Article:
Senior Research Analyst
Even as Republican congressional leaders plan to repeal much of the Affordable Care Act (ACA), our new paper shows that all groups in the nation have made historic gains in health coverage since the ACA’s major coverage expansions took effect in 2014. Here are the main takeaways:
While the Census data used in our report only go through 2015, data from the Center for Disease Control and Prevention’s (CDC) National Health Interview Survey show that the uninsured rate was 8.9 percent for the first half of 2016 — the lowest since the CDC began collecting data in 1997 and more than two-fifths below the peak of 16.0 percent in 2010.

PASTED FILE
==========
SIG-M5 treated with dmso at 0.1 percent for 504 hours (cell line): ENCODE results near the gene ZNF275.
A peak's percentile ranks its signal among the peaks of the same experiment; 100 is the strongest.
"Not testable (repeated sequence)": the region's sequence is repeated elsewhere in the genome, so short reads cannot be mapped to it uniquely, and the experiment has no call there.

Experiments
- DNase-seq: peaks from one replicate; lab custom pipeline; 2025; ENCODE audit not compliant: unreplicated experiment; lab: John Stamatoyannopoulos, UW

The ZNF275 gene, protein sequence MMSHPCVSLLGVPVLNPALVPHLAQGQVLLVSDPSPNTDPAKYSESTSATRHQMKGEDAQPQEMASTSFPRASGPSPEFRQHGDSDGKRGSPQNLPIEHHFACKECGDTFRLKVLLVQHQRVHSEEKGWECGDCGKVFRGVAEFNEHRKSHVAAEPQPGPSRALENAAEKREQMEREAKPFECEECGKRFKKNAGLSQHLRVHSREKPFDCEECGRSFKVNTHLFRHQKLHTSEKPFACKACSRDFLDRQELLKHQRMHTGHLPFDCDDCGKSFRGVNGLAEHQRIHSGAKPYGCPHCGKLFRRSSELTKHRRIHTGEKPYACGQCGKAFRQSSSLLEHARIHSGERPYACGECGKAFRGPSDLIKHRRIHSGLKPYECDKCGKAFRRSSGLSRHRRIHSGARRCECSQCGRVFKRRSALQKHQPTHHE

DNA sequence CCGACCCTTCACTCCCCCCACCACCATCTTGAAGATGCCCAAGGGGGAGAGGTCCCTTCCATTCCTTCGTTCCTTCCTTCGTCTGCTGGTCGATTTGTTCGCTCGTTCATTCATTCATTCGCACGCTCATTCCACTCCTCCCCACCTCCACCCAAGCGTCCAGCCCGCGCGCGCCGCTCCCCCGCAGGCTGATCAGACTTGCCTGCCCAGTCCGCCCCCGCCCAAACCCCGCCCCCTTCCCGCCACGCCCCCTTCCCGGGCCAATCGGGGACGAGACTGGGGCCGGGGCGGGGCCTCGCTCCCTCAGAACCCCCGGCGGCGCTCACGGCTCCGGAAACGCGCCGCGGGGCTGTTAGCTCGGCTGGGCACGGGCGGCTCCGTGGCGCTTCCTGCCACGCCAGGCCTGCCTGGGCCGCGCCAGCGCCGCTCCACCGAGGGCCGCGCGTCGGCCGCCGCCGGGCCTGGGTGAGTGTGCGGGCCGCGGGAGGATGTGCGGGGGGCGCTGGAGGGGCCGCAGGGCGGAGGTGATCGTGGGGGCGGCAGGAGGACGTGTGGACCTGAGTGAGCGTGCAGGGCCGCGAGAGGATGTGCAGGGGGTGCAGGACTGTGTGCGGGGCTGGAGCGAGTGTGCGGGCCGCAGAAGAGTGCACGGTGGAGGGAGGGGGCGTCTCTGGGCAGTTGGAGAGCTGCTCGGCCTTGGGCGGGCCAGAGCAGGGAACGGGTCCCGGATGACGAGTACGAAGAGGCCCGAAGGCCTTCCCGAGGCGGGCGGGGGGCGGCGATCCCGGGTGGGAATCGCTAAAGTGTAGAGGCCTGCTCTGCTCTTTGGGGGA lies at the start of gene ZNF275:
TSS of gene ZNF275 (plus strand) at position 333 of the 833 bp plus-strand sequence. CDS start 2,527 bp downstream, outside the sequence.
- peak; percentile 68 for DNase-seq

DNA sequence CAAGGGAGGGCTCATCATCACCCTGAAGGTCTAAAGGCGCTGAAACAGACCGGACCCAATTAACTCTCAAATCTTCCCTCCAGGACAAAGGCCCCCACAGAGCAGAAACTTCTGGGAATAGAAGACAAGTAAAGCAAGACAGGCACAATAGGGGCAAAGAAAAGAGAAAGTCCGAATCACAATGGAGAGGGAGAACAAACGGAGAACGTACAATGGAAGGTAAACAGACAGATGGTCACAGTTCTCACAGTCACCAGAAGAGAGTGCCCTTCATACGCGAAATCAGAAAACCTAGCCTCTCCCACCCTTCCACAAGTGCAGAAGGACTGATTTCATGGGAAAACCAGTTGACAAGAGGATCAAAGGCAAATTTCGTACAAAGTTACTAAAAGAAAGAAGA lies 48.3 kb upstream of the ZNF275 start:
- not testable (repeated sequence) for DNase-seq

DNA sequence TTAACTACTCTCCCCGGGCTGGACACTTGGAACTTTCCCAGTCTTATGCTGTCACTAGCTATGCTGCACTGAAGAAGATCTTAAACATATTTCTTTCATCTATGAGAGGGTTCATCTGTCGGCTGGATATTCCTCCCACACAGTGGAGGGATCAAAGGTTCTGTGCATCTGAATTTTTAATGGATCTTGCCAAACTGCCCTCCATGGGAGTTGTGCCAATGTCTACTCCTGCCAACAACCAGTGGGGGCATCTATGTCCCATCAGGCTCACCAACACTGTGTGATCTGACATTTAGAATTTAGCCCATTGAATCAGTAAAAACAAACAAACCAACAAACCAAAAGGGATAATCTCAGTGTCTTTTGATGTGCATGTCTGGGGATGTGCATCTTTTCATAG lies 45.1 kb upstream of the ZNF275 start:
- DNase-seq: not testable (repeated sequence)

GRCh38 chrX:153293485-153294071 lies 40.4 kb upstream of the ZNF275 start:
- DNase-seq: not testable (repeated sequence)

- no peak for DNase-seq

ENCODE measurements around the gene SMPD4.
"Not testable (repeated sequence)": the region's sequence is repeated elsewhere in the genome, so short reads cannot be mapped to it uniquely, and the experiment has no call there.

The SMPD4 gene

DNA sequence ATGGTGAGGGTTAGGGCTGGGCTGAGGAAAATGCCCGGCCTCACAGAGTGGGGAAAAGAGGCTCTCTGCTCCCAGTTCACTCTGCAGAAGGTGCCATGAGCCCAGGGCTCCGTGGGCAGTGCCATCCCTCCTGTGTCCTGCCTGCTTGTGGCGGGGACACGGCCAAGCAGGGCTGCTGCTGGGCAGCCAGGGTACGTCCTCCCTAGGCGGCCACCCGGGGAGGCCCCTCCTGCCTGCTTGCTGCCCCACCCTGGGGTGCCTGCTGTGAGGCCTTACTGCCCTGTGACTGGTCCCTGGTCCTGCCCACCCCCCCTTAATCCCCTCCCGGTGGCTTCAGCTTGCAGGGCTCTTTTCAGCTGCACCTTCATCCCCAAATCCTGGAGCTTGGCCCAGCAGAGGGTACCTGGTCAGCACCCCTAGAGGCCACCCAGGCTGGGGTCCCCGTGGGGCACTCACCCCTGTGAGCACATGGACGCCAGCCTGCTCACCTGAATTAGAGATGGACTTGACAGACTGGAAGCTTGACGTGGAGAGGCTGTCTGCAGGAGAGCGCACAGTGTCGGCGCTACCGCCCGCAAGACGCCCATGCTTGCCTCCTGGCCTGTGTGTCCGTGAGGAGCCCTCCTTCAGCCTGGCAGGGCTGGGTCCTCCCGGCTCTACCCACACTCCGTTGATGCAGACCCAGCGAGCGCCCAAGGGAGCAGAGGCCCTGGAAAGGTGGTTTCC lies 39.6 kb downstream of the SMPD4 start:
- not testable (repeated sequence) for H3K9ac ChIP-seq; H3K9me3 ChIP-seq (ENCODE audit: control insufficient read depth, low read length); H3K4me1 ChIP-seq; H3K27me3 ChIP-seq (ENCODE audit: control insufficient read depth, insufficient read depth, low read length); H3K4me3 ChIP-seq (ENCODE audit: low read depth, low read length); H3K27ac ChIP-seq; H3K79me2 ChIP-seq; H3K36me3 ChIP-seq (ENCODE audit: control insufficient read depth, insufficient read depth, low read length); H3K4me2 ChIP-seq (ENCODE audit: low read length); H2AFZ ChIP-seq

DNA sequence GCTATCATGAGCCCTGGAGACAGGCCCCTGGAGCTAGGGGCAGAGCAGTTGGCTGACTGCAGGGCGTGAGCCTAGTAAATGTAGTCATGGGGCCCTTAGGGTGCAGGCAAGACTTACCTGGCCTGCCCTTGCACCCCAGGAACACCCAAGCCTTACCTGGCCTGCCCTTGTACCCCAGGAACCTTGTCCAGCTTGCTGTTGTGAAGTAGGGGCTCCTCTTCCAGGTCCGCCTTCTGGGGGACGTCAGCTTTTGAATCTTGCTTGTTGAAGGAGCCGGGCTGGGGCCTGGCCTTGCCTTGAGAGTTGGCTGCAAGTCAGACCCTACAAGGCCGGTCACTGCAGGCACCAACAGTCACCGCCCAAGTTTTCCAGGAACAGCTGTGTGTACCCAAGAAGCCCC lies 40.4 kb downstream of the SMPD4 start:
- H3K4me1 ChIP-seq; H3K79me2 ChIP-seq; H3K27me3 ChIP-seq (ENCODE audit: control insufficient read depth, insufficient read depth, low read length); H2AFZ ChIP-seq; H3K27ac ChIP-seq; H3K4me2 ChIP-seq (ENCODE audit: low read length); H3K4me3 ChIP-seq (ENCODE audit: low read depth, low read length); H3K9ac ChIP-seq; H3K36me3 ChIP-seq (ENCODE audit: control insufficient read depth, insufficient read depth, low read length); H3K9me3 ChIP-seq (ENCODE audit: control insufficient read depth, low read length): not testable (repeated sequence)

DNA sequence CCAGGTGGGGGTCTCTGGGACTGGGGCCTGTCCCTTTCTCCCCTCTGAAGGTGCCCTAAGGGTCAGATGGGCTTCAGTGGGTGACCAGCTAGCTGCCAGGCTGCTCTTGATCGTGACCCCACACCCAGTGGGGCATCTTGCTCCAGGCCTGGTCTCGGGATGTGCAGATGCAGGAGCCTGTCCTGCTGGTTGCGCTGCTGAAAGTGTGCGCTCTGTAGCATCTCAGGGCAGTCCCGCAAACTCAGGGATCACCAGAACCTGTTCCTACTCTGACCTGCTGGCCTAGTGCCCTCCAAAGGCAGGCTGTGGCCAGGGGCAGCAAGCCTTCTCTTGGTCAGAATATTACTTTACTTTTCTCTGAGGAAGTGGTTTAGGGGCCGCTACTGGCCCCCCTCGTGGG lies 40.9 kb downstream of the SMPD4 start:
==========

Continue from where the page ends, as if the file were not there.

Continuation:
While our report focuses on coverage gains under the ACA, a recent Urban Institute report models the impact of partially repealing the ACA, as under a bill similar to the reconciliation bill that President Obama vetoed in 2016. It finds that in 2019, the number of uninsured would rise by nearly 30 million (and more than double), relative to current law. Together, these reports show the ACA’s critical value in reducing the ranks of the uninsured.